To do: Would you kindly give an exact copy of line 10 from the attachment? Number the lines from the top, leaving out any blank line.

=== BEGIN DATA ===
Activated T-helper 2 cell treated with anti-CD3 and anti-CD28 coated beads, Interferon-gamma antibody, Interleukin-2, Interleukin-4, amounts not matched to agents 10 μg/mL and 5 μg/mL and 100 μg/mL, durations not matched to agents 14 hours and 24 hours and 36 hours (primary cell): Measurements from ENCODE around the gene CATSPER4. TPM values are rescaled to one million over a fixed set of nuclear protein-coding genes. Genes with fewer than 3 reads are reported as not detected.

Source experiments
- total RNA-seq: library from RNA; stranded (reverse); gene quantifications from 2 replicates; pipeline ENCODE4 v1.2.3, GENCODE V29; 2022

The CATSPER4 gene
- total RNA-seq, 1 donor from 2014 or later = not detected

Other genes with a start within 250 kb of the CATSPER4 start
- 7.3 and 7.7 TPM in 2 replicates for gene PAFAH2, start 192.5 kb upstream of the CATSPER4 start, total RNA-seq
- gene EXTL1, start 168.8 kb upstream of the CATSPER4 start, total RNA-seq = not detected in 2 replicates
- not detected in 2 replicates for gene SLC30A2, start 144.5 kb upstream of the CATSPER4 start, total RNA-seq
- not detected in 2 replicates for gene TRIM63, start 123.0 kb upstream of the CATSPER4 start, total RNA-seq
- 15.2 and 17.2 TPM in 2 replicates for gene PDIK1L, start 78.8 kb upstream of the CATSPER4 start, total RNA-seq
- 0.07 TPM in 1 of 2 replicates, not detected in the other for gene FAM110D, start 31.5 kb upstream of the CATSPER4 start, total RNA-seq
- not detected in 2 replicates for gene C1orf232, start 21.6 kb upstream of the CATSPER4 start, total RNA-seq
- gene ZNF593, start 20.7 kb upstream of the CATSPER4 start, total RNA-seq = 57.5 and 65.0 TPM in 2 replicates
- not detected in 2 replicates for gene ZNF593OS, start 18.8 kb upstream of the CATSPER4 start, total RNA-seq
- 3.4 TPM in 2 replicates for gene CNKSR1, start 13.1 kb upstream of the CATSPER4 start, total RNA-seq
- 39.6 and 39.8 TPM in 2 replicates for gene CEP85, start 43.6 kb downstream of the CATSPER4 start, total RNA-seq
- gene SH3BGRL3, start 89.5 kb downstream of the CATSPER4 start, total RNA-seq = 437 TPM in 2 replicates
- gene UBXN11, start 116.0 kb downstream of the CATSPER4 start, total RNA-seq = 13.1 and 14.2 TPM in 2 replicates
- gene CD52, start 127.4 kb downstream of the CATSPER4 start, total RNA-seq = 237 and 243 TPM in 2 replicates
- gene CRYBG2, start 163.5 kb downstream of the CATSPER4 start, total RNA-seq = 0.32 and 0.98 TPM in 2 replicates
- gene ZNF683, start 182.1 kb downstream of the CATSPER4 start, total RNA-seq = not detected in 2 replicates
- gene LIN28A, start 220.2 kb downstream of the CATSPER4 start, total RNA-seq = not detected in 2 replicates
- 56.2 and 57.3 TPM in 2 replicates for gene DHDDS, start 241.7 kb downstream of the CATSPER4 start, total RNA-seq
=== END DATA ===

- not detected in 2 replicates for gene TRIM63, start 123.0 kb upstream of the CATSPER4 start, total RNA-seq